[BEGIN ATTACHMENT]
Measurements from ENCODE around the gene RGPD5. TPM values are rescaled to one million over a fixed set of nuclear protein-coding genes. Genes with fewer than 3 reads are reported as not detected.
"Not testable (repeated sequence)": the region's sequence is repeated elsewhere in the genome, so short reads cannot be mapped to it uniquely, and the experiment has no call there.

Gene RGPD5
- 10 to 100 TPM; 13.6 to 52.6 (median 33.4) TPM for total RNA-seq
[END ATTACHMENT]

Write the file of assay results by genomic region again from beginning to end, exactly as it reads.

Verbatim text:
Measurements from ENCODE around the gene RGPD5. TPM values are rescaled to one million over a fixed set of nuclear protein-coding genes. Genes with fewer than 3 reads are reported as not detected.
"Not testable (repeated sequence)": the region's sequence is repeated elsewhere in the genome, so short reads cannot be mapped to it uniquely, and the experiment has no call there.

Gene RGPD5
- 10 to 100 TPM; 13.6 to 52.6 (median 33.4) TPM for total RNA-seq